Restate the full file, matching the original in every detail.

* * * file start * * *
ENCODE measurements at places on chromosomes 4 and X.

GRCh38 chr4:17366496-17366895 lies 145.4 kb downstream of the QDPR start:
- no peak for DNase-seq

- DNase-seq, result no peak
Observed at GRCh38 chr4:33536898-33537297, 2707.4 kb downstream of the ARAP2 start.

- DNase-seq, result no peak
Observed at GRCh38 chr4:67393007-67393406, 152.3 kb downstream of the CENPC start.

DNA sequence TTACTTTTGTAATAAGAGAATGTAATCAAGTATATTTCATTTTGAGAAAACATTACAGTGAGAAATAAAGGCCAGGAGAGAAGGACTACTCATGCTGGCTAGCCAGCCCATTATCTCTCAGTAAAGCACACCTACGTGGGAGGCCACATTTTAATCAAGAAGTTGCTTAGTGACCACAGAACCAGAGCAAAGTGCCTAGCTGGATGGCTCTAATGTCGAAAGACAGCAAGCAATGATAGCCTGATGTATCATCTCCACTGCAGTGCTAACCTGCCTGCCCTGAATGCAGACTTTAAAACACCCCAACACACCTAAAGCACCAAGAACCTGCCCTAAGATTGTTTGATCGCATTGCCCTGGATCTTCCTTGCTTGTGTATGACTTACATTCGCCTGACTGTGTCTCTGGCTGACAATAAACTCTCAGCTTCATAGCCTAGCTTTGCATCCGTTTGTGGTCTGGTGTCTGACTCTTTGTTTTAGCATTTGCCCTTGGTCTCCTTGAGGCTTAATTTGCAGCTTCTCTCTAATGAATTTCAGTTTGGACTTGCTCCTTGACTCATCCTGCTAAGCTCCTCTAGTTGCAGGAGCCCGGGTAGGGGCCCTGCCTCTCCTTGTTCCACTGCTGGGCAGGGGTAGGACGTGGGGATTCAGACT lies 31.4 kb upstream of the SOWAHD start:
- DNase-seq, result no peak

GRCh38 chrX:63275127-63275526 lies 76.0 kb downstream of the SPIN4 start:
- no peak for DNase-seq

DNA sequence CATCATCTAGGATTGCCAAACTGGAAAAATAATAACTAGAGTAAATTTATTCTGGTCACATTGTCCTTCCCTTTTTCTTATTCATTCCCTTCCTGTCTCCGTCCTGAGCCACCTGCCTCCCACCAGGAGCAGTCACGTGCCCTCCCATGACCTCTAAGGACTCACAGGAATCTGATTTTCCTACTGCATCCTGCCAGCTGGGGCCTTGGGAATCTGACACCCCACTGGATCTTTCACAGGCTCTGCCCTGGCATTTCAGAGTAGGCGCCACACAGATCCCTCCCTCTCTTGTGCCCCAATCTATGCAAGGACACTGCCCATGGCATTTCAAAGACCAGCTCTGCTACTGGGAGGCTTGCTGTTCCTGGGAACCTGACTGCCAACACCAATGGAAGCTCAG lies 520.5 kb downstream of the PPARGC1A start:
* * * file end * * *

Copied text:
ENCODE measurements at places on chromosomes 4 and X.

GRCh38 chr4:17366496-17366895 lies 145.4 kb downstream of the QDPR start:
- no peak for DNase-seq

- DNase-seq, result no peak
Observed at GRCh38 chr4:33536898-33537297, 2707.4 kb downstream of the ARAP2 start.

- DNase-seq, result no peak
Observed at GRCh38 chr4:67393007-67393406, 152.3 kb downstream of the CENPC start.

DNA sequence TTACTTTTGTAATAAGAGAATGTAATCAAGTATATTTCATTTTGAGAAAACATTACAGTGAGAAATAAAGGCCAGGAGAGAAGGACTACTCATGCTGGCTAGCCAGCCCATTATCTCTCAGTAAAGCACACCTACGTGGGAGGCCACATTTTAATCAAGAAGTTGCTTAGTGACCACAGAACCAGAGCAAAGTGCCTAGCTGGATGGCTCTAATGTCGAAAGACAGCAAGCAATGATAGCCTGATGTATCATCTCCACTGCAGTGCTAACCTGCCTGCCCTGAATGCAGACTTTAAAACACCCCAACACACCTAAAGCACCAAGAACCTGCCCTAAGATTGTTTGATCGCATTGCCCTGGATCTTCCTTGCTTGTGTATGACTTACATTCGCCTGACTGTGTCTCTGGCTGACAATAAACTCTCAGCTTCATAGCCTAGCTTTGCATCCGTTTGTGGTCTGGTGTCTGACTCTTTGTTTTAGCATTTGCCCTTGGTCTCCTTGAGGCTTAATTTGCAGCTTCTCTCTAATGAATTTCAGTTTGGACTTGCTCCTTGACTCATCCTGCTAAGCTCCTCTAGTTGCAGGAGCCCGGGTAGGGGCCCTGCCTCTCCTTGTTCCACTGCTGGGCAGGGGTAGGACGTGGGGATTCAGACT lies 31.4 kb upstream of the SOWAHD start:
- DNase-seq, result no peak

GRCh38 chrX:63275127-63275526 lies 76.0 kb downstream of the SPIN4 start:
- no peak for DNase-seq

DNA sequence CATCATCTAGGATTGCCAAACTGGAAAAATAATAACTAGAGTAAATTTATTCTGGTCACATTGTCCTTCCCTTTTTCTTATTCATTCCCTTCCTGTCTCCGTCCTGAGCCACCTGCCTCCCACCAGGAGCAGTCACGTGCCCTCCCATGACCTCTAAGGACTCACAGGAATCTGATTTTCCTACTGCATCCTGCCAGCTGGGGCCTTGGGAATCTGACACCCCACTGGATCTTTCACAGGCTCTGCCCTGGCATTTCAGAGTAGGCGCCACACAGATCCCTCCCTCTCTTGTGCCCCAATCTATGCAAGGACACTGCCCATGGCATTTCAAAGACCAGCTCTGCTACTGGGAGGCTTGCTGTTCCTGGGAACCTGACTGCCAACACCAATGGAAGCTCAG lies 520.5 kb downstream of the PPARGC1A start: